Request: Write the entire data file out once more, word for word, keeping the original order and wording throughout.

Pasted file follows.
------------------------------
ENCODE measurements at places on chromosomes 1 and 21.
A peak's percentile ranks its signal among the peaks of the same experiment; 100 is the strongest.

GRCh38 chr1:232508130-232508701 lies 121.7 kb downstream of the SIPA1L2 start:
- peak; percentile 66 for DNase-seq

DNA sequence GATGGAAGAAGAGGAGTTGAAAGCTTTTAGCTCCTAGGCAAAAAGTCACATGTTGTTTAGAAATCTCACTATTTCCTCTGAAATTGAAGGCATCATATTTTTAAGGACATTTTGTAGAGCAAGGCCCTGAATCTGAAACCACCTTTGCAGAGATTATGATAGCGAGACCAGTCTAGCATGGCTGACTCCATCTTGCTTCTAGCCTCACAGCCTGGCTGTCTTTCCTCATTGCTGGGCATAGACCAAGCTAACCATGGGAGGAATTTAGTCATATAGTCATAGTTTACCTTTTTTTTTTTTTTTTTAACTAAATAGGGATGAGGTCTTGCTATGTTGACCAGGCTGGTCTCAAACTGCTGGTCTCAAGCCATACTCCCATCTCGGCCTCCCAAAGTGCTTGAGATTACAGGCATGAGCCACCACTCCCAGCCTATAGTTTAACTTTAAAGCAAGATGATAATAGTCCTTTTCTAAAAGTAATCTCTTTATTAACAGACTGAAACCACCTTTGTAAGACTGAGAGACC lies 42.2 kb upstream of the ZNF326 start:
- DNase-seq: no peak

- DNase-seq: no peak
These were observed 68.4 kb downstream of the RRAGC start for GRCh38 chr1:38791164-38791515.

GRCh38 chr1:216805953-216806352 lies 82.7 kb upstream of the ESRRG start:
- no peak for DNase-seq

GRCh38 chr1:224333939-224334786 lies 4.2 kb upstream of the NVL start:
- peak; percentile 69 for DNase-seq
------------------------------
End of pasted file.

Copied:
ENCODE measurements at places on chromosomes 1 and 21.
A peak's percentile ranks its signal among the peaks of the same experiment; 100 is the strongest.

GRCh38 chr1:232508130-232508701 lies 121.7 kb downstream of the SIPA1L2 start:
- peak; percentile 66 for DNase-seq

DNA sequence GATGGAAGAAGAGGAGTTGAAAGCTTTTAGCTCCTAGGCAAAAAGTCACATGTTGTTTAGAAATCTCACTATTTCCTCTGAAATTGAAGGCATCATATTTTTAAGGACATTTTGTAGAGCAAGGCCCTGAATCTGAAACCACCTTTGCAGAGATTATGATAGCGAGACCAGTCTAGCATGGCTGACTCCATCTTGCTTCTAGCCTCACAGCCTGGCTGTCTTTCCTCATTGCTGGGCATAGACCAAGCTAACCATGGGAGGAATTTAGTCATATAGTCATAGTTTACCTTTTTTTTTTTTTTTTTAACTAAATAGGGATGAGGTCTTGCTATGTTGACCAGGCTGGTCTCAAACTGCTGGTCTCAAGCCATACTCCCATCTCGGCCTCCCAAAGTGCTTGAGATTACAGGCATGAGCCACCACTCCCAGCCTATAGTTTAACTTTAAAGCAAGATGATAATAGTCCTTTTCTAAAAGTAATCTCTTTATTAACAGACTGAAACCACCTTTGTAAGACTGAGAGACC lies 42.2 kb upstream of the ZNF326 start:
- DNase-seq: no peak

- DNase-seq: no peak
These were observed 68.4 kb downstream of the RRAGC start for GRCh38 chr1:38791164-38791515.

GRCh38 chr1:216805953-216806352 lies 82.7 kb upstream of the ESRRG start:
- no peak for DNase-seq

GRCh38 chr1:224333939-224334786 lies 4.2 kb upstream of the NVL start:
- peak; percentile 69 for DNase-seq